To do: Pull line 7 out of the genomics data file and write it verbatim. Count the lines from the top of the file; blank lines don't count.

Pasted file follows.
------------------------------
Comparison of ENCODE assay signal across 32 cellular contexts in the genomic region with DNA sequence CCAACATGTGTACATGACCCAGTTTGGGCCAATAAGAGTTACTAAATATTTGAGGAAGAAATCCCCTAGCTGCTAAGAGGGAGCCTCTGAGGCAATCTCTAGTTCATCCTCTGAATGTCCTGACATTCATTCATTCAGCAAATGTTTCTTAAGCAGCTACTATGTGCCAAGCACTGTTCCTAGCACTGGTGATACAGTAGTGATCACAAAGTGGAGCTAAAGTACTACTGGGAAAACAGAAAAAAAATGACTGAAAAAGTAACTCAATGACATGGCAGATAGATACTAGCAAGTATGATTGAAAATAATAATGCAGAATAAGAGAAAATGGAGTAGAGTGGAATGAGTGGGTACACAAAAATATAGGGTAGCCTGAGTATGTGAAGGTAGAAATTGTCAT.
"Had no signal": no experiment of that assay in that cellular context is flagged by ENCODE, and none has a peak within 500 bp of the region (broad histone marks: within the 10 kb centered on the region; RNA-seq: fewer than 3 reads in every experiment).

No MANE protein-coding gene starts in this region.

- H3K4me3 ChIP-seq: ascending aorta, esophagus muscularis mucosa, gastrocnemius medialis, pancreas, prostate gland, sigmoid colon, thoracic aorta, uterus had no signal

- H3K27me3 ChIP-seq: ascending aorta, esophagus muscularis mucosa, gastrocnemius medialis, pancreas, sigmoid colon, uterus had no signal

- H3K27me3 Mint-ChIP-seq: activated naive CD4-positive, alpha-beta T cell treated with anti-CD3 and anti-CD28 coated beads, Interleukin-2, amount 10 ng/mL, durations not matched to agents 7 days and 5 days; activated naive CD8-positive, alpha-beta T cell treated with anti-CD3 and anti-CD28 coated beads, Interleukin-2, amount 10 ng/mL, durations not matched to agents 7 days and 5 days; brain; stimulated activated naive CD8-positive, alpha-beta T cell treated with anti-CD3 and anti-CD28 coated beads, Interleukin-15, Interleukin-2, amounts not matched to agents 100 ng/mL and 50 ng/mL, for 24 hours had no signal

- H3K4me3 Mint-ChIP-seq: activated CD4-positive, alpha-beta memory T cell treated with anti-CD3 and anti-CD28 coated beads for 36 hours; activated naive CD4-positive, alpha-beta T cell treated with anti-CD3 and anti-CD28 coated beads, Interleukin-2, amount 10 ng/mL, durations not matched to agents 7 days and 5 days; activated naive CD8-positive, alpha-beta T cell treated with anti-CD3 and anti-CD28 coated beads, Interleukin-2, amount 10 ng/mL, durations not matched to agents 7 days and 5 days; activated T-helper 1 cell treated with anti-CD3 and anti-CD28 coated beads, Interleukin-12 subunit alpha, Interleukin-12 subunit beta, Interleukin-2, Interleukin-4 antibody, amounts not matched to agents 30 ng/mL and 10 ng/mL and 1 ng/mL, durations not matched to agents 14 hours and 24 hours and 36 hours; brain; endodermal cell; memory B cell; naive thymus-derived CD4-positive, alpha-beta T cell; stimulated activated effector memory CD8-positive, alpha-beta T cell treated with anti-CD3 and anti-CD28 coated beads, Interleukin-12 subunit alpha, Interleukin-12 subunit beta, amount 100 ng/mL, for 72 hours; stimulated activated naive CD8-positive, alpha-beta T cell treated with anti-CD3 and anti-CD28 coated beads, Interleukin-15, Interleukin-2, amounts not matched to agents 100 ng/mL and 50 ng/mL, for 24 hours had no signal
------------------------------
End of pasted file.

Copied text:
- H3K4me3 Mint-ChIP-seq: activated CD4-positive, alpha-beta memory T cell treated with anti-CD3 and anti-CD28 coated beads for 36 hours; activated naive CD4-positive, alpha-beta T cell treated with anti-CD3 and anti-CD28 coated beads, Interleukin-2, amount 10 ng/mL, durations not matched to agents 7 days and 5 days; activated naive CD8-positive, alpha-beta T cell treated with anti-CD3 and anti-CD28 coated beads, Interleukin-2, amount 10 ng/mL, durations not matched to agents 7 days and 5 days; activated T-helper 1 cell treated with anti-CD3 and anti-CD28 coated beads, Interleukin-12 subunit alpha, Interleukin-12 subunit beta, Interleukin-2, Interleukin-4 antibody, amounts not matched to agents 30 ng/mL and 10 ng/mL and 1 ng/mL, durations not matched to agents 14 hours and 24 hours and 36 hours; brain; endodermal cell; memory B cell; naive thymus-derived CD4-positive, alpha-beta T cell; stimulated activated effector memory CD8-positive, alpha-beta T cell treated with anti-CD3 and anti-CD28 coated beads, Interleukin-12 subunit alpha, Interleukin-12 subunit beta, amount 100 ng/mL, for 72 hours; stimulated activated naive CD8-positive, alpha-beta T cell treated with anti-CD3 and anti-CD28 coated beads, Interleukin-15, Interleukin-2, amounts not matched to agents 100 ng/mL and 50 ng/mL, for 24 hours had no signal